If you noticed in the pics (not the stupid ones :-), the SAT's sit on your speaker stands upside down. The design has the mid-woofer on the top and the tweeter below. Thinking from a design aspect, this does a couple of things. First, it takes the tweeter and puts it below ear level, making it off axis in two planes. This will help to ease many tweeters (apparent) harsh responses in the listening position. Next, the mid-woofer now becomes on axis in the horizontal plane of the speakers at the listening position. As a result, you tend to hear a slightly warmer presentation of the music and you hear just a tad more midrange detail. As a side benefit, this adds just a bit more depth to the soundstage. It's a pretty nifty design trick actually.

Here's an experiment they you all can try at home (providing you have bookshelf speakers, of course). Walk over to your speakers and flip them upside down on your stands and give them a listen. I think you'll see what I mean about the increased detail in the mid-bass plus the slightly added depth to the virtual stage.

[could we all pay attention here for a minute.......PLEEEEASE]

Soundstage Width
In a word or two, very nice. Listening to early George Benson playing with Herbie Hancock on piano and Ron Carter on the double bass, the soundstage easily reached 3 to 4 feet outside of the speakers.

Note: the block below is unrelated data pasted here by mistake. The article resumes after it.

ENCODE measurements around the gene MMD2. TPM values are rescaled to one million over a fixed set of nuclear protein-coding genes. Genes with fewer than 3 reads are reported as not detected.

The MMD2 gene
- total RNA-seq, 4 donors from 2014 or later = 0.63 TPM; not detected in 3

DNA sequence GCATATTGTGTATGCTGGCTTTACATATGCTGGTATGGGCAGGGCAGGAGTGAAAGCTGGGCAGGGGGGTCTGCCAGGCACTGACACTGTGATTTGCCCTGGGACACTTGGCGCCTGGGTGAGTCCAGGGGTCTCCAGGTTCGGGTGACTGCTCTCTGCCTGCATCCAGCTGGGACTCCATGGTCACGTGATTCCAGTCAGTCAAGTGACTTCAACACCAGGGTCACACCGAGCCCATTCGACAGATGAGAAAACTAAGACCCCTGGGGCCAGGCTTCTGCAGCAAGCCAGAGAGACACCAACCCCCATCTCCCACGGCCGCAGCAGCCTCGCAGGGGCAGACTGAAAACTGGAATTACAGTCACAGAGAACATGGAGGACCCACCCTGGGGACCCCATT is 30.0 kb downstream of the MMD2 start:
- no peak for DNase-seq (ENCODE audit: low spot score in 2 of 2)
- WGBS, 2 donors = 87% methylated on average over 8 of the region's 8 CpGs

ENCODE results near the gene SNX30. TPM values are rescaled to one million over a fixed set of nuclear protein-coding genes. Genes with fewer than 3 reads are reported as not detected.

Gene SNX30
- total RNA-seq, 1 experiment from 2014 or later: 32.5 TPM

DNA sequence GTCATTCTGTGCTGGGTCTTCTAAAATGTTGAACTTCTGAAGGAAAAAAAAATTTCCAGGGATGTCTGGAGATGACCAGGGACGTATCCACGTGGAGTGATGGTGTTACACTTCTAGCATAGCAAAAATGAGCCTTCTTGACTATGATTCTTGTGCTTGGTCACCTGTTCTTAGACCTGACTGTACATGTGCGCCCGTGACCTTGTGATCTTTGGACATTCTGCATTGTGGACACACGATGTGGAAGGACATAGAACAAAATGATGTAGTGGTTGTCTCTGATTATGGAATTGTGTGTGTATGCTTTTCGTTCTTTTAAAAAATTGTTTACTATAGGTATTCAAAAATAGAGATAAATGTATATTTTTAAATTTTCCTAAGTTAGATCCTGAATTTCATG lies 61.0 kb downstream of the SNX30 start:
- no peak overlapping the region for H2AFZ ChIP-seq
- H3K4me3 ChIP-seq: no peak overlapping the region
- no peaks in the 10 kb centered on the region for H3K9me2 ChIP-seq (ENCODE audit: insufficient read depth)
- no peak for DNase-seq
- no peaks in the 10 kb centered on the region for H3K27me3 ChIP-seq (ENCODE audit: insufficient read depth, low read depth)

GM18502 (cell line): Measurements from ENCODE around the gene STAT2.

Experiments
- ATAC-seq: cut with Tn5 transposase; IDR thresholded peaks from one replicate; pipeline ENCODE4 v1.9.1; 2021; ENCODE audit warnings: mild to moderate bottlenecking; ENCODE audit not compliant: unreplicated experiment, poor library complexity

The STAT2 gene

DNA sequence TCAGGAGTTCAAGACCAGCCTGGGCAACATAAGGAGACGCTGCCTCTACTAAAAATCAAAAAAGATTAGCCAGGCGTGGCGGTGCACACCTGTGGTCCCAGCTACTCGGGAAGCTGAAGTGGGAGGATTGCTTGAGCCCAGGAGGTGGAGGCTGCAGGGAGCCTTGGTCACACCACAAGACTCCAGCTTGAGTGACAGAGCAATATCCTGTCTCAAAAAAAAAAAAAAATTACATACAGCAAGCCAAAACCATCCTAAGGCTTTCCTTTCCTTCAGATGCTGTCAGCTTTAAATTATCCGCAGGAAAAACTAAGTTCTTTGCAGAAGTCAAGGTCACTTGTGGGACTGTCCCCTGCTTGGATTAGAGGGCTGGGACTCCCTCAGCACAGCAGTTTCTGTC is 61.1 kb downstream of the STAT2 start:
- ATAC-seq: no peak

Soundstage Height
On the typical recordings, the soundstage found itself slightly above the speakers, maybe a foot or so. With recordings like Enya or Mouth Music, the stage reached within a foot or two of the ceiling and began to fade. All in all, pretty good considering the tweeter is below in the driver.

Imaging and Focus
I found that the SAT 5's imaged the best at 36 inches from the side wall and 24 inches from the back wall. Here, I was going for imaging, not bass reinforcement. Again, on the proper recorded material, the focus is very, very good. The SAT's disappear and only the instruments remain. One such track that that happened on was, Portrait of Jennie by Wynton Kelly. the SAT's all but disappeared and provided a really tight focus on Wyntons piano (center stage) Jimmy Cobb's brush on the cymbal and snare drum (left center). Very nice.

Subjective Stuff

Overall Coloration
Everything was pretty natural. From the double bass to a piano, it all sounds as it should, given the SAT 5's bass limitations.

Row
These are another (almost) front row center speaker. With the slightly better mid-bass due to the upside-down nature of the design, I guess you could say they are probably third or fourth row. Regardless, you are down in the front of the venue.

Weirdness